increasing oxygen levels in the blister or molten copper to remove impurities one or more impurities selected from the group consisting of Sb, Pb, Ni, Bi, Se and Te by fluxing them into a molten solution of Cu2O and/or Cu2O—CaO, the molten solution being stable with the sulfate phase; and
removing slag from the copper bath.
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The present invention relates to a process for refining high impurity blister copper to anode quality. The process utilises alkali oxides and a solution containing sulphates to effectively remove sulphur and other impurities, such as As and Sb as well as Pb, Ni, Bi, Se and Te, from blister copper.
The production of blister copper from copper sulphide concentrates can be accomplished using two main pyrometallurgical systems: flash-smelting and bath-smelting. The number of stages within each system may vary from a single stage copper production to two stage smelting and converting processes.
A conventional two-stage smelting and batch converting process has the following major disadvantages: (i) the process is not energy efficient; (ii) the slag must be periodically skimmed from the converter; and (iii) the matte produced in the smelting furnace must be physically transferred to the converter furnace. During this transfer, high levels of fugitive emissions of SO2 are generated. Due to these drawbacks, there is a need to develop environmentally acceptable single stage smelting and converting systems that are both cost-efficient and energy-efficient.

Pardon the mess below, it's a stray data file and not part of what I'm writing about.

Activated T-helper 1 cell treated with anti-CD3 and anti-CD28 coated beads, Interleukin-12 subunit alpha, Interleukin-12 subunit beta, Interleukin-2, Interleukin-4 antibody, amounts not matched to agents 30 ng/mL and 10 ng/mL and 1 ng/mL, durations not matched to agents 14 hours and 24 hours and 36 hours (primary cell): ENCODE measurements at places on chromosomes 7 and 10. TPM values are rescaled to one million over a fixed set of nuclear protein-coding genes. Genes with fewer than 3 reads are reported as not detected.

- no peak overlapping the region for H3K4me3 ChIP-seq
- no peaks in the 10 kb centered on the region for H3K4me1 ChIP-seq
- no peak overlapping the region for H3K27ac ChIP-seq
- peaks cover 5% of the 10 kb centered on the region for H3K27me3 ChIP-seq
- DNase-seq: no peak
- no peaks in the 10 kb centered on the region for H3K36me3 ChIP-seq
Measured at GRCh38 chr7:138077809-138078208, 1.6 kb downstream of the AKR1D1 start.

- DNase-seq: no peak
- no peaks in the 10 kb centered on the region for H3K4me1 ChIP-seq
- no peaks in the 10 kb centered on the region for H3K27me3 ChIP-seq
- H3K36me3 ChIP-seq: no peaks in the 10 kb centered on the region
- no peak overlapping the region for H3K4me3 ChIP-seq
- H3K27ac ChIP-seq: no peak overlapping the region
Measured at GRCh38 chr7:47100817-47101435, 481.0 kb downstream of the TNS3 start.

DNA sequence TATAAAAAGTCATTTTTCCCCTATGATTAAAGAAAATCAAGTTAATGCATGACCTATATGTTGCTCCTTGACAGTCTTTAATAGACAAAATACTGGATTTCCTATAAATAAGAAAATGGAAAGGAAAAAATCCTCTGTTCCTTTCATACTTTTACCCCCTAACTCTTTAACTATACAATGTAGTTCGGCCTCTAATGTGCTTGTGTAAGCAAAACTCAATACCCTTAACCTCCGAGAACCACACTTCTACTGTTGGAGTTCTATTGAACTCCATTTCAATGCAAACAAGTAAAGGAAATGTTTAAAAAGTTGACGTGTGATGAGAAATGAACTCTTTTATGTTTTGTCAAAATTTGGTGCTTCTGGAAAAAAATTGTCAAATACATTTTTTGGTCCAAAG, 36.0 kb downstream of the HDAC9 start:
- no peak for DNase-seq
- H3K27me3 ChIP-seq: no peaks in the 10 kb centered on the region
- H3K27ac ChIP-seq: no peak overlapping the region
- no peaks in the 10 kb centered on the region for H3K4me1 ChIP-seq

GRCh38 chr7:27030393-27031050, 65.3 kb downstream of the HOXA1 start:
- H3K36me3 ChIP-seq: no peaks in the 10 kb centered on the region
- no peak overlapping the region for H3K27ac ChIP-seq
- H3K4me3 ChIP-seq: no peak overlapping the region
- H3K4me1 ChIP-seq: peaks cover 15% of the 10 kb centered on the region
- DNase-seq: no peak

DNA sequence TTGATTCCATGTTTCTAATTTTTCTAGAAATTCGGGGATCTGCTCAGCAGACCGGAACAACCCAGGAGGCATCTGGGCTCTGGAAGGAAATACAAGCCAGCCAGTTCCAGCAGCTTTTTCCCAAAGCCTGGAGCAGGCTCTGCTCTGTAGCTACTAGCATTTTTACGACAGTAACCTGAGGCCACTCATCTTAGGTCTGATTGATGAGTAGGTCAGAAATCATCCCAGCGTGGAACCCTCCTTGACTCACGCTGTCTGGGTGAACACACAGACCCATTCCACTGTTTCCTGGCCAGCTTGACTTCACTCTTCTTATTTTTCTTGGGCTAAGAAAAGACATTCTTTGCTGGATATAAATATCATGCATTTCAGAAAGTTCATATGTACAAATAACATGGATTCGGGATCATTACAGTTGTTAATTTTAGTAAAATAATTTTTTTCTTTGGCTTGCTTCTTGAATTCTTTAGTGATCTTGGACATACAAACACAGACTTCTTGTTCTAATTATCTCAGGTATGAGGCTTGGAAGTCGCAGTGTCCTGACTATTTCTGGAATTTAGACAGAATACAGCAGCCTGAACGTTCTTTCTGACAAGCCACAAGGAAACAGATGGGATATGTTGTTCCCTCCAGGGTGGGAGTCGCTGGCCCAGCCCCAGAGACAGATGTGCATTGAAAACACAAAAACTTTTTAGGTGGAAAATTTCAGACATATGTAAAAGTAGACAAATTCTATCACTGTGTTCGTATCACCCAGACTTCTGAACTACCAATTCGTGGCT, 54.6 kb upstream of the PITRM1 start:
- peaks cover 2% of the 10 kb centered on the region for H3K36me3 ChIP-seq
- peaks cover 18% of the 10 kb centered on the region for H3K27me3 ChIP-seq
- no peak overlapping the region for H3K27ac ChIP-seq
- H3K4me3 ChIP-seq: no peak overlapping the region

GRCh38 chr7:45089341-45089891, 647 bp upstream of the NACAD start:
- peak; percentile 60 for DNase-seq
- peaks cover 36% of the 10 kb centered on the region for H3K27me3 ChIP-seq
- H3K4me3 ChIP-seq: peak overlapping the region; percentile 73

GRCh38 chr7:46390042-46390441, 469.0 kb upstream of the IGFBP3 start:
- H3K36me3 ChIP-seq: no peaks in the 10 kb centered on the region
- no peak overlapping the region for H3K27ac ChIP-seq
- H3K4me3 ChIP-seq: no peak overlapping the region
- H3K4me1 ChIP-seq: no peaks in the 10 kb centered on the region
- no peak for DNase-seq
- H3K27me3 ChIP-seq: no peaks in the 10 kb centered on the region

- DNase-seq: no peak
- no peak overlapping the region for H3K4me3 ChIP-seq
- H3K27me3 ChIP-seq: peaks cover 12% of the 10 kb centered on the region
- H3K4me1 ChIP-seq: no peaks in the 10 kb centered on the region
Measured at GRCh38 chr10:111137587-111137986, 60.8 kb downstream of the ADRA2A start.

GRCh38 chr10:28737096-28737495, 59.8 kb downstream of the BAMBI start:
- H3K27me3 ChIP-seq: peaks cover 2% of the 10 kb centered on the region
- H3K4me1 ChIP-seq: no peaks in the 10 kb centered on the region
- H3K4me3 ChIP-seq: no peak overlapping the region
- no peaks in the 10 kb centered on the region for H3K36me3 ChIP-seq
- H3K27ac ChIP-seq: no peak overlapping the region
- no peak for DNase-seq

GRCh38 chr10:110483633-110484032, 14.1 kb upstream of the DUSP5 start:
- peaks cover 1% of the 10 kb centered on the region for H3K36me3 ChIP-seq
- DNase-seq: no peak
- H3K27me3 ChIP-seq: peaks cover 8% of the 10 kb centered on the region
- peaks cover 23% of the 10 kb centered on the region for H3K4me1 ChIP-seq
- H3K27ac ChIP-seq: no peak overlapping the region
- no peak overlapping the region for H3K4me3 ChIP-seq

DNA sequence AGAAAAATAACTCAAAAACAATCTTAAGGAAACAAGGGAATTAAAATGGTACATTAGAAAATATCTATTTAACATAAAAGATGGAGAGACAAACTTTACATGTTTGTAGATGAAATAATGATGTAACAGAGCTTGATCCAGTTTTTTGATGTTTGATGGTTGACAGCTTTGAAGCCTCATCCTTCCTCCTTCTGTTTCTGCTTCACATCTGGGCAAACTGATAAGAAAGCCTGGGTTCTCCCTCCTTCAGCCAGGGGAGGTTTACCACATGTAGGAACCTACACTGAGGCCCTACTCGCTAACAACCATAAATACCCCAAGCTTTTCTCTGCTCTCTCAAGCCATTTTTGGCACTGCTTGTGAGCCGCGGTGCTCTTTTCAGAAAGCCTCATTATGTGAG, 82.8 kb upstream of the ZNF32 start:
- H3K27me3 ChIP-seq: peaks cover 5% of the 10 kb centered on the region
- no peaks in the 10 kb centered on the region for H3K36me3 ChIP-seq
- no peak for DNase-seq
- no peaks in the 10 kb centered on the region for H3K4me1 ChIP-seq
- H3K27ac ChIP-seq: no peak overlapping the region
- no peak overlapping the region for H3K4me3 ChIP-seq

Single stage blister copper production systems offers environmental and energy-efficiency advantages over the conventional two-stage copper smelting and batch converting processes. The Noranda continuous smelting and converting process is capable of producing blister copper from chalcopyrite concentrates in a single vessel. Likewise, the Noranda continuous converter is able to produce blister copper from mixtures of liquid and solid matte as well as from slag and copper concentrates. The Outokumpu flash smelting process can also produce blister copper from chalcocite concentrates in a single stage.